Pentagon Says Its Strategy Addresses Threat from Russia
Christine Wormuth, next policy chief at DOD, says the Quadrennial Defense Review addresses all threats to U.S. national security, including Russia. By Ben Watson
The Pentagon sees no need to alter its long-term strategy despite the latest developments around the Russia-Ukraine border, a senior defense official said Monday.
“Two of the strategic pillars in the updated QDR (Quadrennial Defense Review) strategy—building security globally and projecting power—are very much applicable to the situation that we see going on in Europe right now,” said Christine Wormuth, deputy undersecretary of defense for strategy, plans and force development and President Barack Obama’s pick to become undersecretary of defense for policy.
The Defense Department is required to submit a QDR to congress every four years to assess ways to meet short- and long-term threats to national security. The 64-page document devotes just one paragraph to Russia.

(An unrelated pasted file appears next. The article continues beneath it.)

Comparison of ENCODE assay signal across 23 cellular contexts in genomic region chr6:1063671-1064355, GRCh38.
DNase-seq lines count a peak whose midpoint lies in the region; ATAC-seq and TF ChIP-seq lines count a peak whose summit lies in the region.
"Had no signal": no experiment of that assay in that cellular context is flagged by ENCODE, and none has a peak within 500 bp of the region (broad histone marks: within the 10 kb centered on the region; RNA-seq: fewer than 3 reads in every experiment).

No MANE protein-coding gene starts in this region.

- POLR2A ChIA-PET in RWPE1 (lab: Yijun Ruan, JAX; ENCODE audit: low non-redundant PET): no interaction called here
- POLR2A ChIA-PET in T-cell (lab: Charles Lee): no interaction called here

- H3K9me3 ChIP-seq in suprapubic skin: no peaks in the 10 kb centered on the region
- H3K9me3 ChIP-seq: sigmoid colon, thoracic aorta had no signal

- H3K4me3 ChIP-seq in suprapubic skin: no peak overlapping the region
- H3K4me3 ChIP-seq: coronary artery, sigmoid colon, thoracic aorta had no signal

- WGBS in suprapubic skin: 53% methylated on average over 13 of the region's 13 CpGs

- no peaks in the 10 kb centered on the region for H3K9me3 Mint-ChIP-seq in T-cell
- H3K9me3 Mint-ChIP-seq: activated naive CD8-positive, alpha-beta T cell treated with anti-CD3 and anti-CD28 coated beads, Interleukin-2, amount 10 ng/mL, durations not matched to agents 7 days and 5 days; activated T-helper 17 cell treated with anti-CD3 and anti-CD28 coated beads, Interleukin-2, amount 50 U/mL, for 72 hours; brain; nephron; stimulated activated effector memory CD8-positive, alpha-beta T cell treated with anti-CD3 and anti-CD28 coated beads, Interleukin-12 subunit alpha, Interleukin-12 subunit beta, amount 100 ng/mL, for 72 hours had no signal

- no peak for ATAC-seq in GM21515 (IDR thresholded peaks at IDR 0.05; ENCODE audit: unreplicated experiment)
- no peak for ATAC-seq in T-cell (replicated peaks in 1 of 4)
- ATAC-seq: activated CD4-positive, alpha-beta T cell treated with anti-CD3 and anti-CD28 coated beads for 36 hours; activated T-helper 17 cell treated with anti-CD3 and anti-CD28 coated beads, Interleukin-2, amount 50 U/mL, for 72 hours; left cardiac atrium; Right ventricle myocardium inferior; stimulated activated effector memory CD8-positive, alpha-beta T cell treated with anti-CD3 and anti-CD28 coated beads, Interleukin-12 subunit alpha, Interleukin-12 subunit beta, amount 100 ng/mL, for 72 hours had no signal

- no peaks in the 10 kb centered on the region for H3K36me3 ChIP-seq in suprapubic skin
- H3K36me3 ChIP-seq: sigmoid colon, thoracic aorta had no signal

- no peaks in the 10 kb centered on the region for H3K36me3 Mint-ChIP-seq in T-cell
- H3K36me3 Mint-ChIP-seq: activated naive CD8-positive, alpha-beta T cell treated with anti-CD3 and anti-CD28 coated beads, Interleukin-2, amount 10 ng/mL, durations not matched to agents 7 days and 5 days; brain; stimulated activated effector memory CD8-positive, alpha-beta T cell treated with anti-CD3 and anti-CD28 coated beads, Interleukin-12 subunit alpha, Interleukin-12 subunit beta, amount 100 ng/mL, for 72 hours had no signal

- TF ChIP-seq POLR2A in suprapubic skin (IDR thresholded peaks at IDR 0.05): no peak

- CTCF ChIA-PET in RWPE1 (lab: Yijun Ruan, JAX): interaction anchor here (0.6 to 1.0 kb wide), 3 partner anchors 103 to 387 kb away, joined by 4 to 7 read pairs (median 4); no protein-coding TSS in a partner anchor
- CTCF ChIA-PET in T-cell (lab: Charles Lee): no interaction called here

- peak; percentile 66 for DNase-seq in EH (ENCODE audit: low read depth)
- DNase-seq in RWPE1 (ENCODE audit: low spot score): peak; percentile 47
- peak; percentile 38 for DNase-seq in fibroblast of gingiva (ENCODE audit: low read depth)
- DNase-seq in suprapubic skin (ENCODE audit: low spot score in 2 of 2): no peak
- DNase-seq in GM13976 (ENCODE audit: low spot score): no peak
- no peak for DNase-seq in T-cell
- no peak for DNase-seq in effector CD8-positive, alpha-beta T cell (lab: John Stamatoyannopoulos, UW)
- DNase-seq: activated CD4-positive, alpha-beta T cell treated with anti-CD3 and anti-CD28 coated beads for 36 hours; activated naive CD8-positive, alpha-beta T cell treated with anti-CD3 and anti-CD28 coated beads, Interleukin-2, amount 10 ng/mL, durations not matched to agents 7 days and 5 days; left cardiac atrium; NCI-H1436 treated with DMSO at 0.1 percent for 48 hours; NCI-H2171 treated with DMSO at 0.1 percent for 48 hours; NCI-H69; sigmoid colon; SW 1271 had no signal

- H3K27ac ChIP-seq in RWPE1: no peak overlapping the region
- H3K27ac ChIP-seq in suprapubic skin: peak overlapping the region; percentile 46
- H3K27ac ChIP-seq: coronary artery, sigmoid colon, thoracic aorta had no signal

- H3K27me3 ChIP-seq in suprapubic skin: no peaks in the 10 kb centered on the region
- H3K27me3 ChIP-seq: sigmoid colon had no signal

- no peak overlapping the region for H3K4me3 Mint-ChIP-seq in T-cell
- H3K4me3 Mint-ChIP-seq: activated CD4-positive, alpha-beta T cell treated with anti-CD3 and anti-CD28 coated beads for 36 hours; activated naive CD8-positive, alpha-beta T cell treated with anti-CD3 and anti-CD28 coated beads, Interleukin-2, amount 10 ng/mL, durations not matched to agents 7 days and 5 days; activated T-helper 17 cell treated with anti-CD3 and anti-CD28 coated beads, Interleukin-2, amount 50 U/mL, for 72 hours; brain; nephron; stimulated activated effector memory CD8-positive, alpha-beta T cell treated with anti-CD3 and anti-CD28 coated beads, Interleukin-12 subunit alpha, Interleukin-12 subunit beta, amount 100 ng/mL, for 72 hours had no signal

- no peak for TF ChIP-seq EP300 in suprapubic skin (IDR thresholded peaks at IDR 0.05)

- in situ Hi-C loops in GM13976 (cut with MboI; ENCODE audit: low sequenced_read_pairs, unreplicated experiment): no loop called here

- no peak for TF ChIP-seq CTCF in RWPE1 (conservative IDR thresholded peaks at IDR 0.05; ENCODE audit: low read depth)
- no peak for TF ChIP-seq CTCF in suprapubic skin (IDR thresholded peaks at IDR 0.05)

“I don’t think the Ukraine situation requires a wholesale redo of the strategy,” Wormuth said of the QDR, which was released March 4. “Our strategy is sort of broadly envisioned and would allow us to do the kinds of things that what we need to do to support the government of Ukraine but also reassure our NATO allies in terms of the situation on the ground.”
Wormuth said the new QDR is a “rebalancing” for the United States military after more than a decade at war toward an emphasis on multinational exercises and partnerships. “The Ryan-Murphy act did give the department some much needed relief, particularly in 2014—much less in 2015,” she said, referring to the budget deal struck last year between Rep. Paul Ryan, R-Wisc., and Sen. Patty Murray, D-Wash. The Pentagon’s fiscal year 2015 budget asks for $496.5 billion plus an extra $26 billion from a special fund created by the Obama administration. “Being a global leader is not cheap."
“We think about the rebalance as being focused on strengthening our alliances and partnerships,” she said. “This rebalance strategy frankly is not a ‘contain China’ strategy,” and it’s also not a contain Russia strategy.
“You want it to be flexible enough and not too over-determined,” said Wormuth. “Because you want it to be able to adapt to real-world events that you can’t necessarily predict.”